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Smoking, DNA methylation and lung function: a Mendelian randomization analysis to investigate causal relationships

By Emily Jamieson, Roxanna Korologou-Linden, Robyn E Wootton, Anna L Guyatt, Thomas Battram, Kimberley Burrows, Tom R Gaunt, Martin Tobin, Marcus Munafò, George Davey Smith, Kate Tilling, Caroline Relton, Tom G Richardson, Rebecca C. Richmond

Posted 02 Aug 2019
medRxiv DOI: 10.1101/19003335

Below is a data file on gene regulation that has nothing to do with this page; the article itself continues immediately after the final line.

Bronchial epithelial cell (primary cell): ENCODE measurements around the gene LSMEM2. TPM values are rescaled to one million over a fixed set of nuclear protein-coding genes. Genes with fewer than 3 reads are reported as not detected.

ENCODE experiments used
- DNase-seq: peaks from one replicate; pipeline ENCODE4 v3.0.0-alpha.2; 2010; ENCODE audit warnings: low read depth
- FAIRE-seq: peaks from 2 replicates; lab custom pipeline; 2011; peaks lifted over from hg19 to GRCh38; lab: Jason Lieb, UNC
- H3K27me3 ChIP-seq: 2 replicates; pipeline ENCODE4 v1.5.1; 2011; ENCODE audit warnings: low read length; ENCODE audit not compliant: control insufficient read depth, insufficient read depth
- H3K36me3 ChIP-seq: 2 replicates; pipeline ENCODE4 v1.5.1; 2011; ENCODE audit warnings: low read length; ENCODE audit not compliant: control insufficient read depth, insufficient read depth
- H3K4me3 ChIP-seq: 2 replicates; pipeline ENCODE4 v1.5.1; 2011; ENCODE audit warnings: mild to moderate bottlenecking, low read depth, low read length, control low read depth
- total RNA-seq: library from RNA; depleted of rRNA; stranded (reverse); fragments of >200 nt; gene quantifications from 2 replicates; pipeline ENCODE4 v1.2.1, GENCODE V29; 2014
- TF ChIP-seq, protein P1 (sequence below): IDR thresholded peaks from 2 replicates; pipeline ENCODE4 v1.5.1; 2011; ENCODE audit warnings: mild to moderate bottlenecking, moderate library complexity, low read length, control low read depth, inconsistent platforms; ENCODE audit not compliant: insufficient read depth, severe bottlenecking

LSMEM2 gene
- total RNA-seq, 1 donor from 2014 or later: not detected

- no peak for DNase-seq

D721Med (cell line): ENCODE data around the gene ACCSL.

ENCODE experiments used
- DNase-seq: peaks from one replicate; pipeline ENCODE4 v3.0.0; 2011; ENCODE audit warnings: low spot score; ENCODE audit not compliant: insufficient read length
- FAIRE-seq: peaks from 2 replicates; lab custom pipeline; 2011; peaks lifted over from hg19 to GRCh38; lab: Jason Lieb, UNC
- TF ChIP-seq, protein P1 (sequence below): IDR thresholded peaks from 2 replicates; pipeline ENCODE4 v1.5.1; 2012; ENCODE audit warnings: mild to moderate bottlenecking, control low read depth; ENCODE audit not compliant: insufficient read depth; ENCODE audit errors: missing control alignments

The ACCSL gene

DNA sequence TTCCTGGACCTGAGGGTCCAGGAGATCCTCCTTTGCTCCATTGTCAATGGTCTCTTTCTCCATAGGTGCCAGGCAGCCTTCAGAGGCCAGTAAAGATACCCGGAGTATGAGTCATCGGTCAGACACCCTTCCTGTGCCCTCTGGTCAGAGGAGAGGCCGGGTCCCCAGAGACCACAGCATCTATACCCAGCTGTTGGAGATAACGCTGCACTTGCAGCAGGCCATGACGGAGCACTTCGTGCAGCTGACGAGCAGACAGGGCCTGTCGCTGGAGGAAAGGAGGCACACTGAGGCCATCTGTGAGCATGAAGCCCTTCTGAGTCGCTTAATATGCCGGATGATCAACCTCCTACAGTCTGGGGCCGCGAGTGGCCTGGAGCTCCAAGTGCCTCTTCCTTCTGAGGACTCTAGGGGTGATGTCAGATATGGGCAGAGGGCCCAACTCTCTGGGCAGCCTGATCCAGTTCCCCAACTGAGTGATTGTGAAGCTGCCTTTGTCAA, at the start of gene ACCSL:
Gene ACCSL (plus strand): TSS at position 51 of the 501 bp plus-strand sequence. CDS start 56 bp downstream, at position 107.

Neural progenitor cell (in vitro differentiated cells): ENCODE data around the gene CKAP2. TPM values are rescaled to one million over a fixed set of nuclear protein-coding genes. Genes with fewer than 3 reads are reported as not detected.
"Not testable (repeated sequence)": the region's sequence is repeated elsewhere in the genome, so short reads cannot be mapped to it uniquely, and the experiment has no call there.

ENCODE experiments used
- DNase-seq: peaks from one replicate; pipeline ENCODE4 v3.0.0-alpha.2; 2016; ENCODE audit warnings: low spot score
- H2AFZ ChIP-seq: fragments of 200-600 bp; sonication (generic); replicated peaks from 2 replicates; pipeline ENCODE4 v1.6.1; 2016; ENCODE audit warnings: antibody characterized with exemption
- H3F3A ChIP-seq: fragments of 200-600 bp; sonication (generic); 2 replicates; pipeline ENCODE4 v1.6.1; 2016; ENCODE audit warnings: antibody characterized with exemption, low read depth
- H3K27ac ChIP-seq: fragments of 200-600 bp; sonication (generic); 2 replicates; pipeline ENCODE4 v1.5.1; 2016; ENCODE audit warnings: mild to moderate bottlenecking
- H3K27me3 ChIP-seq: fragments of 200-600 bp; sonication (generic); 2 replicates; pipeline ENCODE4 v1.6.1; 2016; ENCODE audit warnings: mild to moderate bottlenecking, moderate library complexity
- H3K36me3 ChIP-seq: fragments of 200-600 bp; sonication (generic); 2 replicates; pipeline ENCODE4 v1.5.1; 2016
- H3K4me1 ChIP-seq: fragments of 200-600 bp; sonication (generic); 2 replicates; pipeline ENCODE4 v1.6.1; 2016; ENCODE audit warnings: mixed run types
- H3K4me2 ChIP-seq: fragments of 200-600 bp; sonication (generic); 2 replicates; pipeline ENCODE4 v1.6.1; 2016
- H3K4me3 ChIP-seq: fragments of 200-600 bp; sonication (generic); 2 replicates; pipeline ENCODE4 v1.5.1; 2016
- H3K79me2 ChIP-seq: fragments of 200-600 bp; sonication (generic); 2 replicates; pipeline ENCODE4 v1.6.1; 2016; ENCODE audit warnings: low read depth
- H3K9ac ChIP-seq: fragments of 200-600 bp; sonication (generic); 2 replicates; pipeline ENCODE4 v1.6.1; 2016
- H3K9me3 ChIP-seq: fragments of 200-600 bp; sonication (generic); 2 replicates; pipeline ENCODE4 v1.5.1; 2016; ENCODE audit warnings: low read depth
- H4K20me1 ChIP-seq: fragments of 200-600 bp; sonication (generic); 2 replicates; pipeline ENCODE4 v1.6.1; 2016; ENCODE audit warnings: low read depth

Whether smoking-associated DNA methylation has a causal effect on lung function has not been thoroughly evaluated. We investigated the causal effects of 474 smoking-associated CpGs on forced expiratory volume in one second (FEV1) in two-sample Mendelian randomization (MR) using methylation quantitative trait loci and genome-wide association data for FEV1. We found evidence of a possible causal effect for DNA methylation on FEV1 at 18 CpGs (p<1.2x10-4). Replication analysis supported a causal effect at three CpGs (cg21201401 (ZGPAT), cg19758448 (PGAP3) and cg12616487 (AHNAK) (p<0.0028). DNA methylation did not clearly mediate the effect of smoking on FEV1, although DNA methylation at some sites may influence lung function via effects on smoking. Using multiple-trait colocalization, we found evidence of shared causal variants between lung function, gene expression and DNA methylation. Findings highlight potential therapeutic targets for improving lung function and possibly smoking cessation, although large, tissue-specific datasets are required to confirm these results.

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